A “Q” attribute on the <SEND_CMD> tag is used, in preferred embodiments, to identify which queue should receive this command at the home directory. In the example of FIG. 3, the value “SUT” for the “Q” attribute on each of the commands indicates that these commands are all destined for the queue associated with the SUT. Alternative techniques for identifying a target of the command may be used, such as providing a file name or Uniform Resource Locator (“URL”) as the value of a command message attribute, without deviating from the scope of the present invention.

Preferred embodiments add an “OS” attribute to <BLOCK> tags for specifying which operating system is required for executing the command(s) of that block. See reference numbers 321 and 331 in FIG. 3. Specifying a different operating system in a nested block takes precedence over the operating system specified for an outer (i.e., ancestor) block. Accordingly, the sample attribute values indicate that the Linux® operating system is required for all commands in the “TEST” block 320, except for those commands within the “DIAGNOSTICS” block 330, where the DOS operating system is required. (“Linux” is a registered trademark of Linus Torvalds in the United States, other countries, or both.)

Note that the “FINAL_CHECK” block 340 does not include an “OS” attribute. This is an indication that the commands of this block are to use the same OS specified for a closest ancestor. That is, an upward traversal through the hierarchical structure is made until locating an ancestor block that specifies the “OS” attribute, and the value of that ancestor's attribute (Linux, in this example, as specified at 321) is inherited as the operating system for the “FINAL_CHECK” block 340. In the sample process control file, if the “DIAGNOSTICS” block 330 (which includes a conditional execution attribute at 332) executes, then the current operating system at the SUT will be DOS and, if the “FINAL_CHECK” block 340 is also executed, a switch of the operating system to Linux, and a reboot of the SUT, are required before executing the commands specified at 345 and 346.

Using the “OS” attribute value as disclosed herein, the test designer can easily specify the required operating system for one or more commands: writing syntax for conditional testing of the operating system, and for conditional rebooting thereof, is no longer a requirement for the test engineer.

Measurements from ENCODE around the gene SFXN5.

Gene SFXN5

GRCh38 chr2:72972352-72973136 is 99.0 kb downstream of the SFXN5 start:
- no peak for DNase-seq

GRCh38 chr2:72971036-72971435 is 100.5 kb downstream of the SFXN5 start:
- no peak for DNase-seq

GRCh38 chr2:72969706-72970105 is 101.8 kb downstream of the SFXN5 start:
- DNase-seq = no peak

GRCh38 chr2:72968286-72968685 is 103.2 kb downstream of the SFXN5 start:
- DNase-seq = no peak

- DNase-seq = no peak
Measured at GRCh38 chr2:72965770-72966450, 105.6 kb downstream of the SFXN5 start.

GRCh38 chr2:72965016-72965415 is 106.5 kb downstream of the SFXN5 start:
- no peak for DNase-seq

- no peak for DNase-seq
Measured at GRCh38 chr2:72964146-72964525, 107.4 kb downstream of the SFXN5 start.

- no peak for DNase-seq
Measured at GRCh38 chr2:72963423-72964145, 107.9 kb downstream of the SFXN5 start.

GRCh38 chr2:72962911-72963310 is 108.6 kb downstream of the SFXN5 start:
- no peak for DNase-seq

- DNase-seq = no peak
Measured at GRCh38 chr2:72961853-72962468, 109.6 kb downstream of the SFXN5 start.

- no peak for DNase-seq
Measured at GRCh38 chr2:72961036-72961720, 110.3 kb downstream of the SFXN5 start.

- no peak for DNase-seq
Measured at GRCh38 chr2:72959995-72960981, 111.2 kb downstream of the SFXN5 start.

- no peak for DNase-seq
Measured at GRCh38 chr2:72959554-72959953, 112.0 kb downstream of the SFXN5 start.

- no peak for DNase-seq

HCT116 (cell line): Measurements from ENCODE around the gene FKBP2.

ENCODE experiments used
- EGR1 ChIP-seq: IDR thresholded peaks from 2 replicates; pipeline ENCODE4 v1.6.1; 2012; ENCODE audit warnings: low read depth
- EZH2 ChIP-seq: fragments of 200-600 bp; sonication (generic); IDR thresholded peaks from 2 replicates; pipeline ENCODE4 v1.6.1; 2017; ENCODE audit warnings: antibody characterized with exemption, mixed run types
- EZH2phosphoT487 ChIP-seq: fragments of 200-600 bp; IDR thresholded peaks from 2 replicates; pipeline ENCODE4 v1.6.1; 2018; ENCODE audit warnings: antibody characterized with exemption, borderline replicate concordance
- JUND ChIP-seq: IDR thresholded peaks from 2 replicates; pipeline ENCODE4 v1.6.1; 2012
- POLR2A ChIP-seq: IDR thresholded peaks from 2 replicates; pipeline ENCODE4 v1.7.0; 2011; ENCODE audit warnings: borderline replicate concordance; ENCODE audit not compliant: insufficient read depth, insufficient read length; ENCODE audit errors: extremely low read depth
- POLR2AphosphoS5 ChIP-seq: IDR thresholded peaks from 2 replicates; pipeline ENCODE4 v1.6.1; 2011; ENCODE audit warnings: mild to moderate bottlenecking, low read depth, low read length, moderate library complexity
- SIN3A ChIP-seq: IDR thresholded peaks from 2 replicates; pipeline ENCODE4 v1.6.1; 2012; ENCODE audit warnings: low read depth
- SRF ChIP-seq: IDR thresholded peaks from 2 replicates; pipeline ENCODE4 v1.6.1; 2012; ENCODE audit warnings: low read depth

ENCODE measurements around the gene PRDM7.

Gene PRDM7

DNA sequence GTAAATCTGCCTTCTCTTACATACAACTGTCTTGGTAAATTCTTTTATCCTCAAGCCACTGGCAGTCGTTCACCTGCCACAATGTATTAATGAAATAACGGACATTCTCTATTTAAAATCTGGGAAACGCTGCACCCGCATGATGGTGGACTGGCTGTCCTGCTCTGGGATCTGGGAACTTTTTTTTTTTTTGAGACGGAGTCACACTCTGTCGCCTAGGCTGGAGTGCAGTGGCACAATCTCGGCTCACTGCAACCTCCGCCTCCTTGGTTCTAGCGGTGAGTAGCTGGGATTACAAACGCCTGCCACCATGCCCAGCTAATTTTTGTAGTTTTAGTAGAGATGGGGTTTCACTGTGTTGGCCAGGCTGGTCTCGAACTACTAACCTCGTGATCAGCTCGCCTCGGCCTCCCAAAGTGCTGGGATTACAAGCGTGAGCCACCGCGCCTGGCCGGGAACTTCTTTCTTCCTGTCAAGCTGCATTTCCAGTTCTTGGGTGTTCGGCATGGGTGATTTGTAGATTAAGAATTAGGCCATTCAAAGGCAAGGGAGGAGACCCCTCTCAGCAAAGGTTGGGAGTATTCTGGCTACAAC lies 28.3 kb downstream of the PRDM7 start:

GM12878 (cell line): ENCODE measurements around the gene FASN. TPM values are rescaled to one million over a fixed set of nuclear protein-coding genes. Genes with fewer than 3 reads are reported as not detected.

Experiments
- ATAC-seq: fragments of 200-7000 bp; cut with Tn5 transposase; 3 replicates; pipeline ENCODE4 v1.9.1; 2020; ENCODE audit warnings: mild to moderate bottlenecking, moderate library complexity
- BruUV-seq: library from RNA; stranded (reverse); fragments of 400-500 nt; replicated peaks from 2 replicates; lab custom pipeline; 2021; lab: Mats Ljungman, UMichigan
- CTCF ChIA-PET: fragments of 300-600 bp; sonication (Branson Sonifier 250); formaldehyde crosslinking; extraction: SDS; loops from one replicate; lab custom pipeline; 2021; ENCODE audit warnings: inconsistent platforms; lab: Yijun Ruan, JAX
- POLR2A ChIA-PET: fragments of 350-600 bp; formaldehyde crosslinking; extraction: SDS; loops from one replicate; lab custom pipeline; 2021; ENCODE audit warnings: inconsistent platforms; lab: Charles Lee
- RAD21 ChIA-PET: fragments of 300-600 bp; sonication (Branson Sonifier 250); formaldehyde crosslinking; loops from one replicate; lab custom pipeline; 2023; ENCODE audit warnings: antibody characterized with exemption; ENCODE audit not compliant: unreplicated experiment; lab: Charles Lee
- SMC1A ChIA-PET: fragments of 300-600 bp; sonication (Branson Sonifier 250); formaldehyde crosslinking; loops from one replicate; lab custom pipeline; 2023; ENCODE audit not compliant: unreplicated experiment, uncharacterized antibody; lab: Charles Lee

Referring now to FIG. 4A, a sample configuration file 400 is shown, using syntax as may be required for a PXE boot service. Preferred embodiments leverage this syntax to ensure that the boot process will automatically select the proper operating system, as will now be described in more detail. (In alternative embodiments, the required operating system may be communicated in other ways.)

The “DEFAULT” element 430 is used by the PXE service to determine which operating system should be booted. Accordingly, element 430 of configuration file 400 indicates that the Linux operating system is to be booted at the SUT associated with file 400. (Details of the remaining syntax in FIG. 4A are beyond the scope of the present invention. However, by way of explanation, the “LABEL” element 410 provides information to be used when the Linux operating system is to be booted, and the “LABEL” element 420 provides information to be used when the DOS operating system is to be booted.)

Suppose that the “DIAGNOSTICS” block 330 in FIG. 3 is encountered when processing the process control file. The “OS” attribute 331 on this block indicates that the commands specified therein require the DOS operating system. According to preferred embodiments, the test sequencer therefore causes the configuration file 400 to be programmatically updated (preferably, by writing to the SUT's home directory, as discussed above with reference to FIG. 2), such that it now specifies this operating system. See configuration file 450 in FIG. 4B, which represents an updated version of configuration file 400. As shown therein, the “DEFAULT” element 460 now identifies the DOS operating system. During the SUT reboot, the reboot process will read this value and will therefore automatically boot the SUT under DOS.